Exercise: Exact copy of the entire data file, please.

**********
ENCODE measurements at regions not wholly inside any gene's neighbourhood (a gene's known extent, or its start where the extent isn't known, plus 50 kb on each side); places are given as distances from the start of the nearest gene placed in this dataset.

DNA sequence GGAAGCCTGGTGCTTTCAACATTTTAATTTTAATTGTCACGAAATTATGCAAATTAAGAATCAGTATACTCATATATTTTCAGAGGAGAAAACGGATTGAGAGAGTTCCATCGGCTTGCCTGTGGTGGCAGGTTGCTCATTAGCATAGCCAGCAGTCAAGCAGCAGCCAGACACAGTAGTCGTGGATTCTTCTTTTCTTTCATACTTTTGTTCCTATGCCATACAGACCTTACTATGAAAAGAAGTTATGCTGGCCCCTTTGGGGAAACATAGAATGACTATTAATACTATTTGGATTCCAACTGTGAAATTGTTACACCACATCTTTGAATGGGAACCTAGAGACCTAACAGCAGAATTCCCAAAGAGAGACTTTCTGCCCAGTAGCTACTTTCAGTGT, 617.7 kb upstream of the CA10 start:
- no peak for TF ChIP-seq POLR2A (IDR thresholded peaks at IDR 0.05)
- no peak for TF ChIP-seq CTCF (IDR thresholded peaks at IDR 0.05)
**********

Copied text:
ENCODE measurements at regions not wholly inside any gene's neighbourhood (a gene's known extent, or its start where the extent isn't known, plus 50 kb on each side); places are given as distances from the start of the nearest gene placed in this dataset.

DNA sequence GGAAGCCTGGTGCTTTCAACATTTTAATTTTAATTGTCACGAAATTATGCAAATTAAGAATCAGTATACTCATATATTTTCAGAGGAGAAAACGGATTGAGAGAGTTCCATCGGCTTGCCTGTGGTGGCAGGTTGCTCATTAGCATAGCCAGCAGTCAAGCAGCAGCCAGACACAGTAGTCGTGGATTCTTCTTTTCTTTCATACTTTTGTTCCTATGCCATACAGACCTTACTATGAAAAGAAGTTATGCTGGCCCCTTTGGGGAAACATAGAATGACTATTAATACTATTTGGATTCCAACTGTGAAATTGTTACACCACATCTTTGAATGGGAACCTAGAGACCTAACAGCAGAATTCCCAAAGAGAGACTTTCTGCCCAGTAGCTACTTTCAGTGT, 617.7 kb upstream of the CA10 start:
- no peak for TF ChIP-seq POLR2A (IDR thresholded peaks at IDR 0.05)
- no peak for TF ChIP-seq CTCF (IDR thresholded peaks at IDR 0.05)